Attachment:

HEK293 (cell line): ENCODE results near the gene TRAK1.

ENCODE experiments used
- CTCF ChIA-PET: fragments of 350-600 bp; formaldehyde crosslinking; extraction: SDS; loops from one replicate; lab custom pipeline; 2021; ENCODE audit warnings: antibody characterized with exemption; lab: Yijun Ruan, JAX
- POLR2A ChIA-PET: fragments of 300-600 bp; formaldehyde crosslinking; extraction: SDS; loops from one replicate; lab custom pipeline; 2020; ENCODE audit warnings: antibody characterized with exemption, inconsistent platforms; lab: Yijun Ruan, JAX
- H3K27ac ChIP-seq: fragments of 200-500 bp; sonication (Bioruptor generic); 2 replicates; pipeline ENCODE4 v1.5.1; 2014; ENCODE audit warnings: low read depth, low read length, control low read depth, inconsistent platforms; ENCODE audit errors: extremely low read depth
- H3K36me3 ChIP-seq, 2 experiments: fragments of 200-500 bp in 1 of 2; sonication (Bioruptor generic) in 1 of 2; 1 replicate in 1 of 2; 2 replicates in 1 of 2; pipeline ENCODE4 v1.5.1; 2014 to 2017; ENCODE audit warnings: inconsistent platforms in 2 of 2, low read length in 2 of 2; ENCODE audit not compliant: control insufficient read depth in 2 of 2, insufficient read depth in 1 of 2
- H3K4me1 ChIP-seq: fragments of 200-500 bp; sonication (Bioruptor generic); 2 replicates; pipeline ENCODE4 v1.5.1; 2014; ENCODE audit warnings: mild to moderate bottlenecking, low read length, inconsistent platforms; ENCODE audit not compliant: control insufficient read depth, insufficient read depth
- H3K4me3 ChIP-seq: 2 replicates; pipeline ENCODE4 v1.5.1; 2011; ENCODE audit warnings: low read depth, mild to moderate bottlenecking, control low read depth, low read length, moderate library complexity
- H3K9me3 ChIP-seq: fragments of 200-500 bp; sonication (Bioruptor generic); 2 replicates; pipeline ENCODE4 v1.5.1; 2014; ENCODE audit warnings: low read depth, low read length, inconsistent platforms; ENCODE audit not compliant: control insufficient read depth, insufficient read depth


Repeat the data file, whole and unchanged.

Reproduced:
HEK293 (cell line): ENCODE results near the gene TRAK1.

ENCODE experiments used
- CTCF ChIA-PET: fragments of 350-600 bp; formaldehyde crosslinking; extraction: SDS; loops from one replicate; lab custom pipeline; 2021; ENCODE audit warnings: antibody characterized with exemption; lab: Yijun Ruan, JAX
- POLR2A ChIA-PET: fragments of 300-600 bp; formaldehyde crosslinking; extraction: SDS; loops from one replicate; lab custom pipeline; 2020; ENCODE audit warnings: antibody characterized with exemption, inconsistent platforms; lab: Yijun Ruan, JAX
- H3K27ac ChIP-seq: fragments of 200-500 bp; sonication (Bioruptor generic); 2 replicates; pipeline ENCODE4 v1.5.1; 2014; ENCODE audit warnings: low read depth, low read length, control low read depth, inconsistent platforms; ENCODE audit errors: extremely low read depth
- H3K36me3 ChIP-seq, 2 experiments: fragments of 200-500 bp in 1 of 2; sonication (Bioruptor generic) in 1 of 2; 1 replicate in 1 of 2; 2 replicates in 1 of 2; pipeline ENCODE4 v1.5.1; 2014 to 2017; ENCODE audit warnings: inconsistent platforms in 2 of 2, low read length in 2 of 2; ENCODE audit not compliant: control insufficient read depth in 2 of 2, insufficient read depth in 1 of 2
- H3K4me1 ChIP-seq: fragments of 200-500 bp; sonication (Bioruptor generic); 2 replicates; pipeline ENCODE4 v1.5.1; 2014; ENCODE audit warnings: mild to moderate bottlenecking, low read length, inconsistent platforms; ENCODE audit not compliant: control insufficient read depth, insufficient read depth
- H3K4me3 ChIP-seq: 2 replicates; pipeline ENCODE4 v1.5.1; 2011; ENCODE audit warnings: low read depth, mild to moderate bottlenecking, control low read depth, low read length, moderate library complexity
- H3K9me3 ChIP-seq: fragments of 200-500 bp; sonication (Bioruptor generic); 2 replicates; pipeline ENCODE4 v1.5.1; 2014; ENCODE audit warnings: low read depth, low read length, inconsistent platforms; ENCODE audit not compliant: control insufficient read depth, insufficient read depth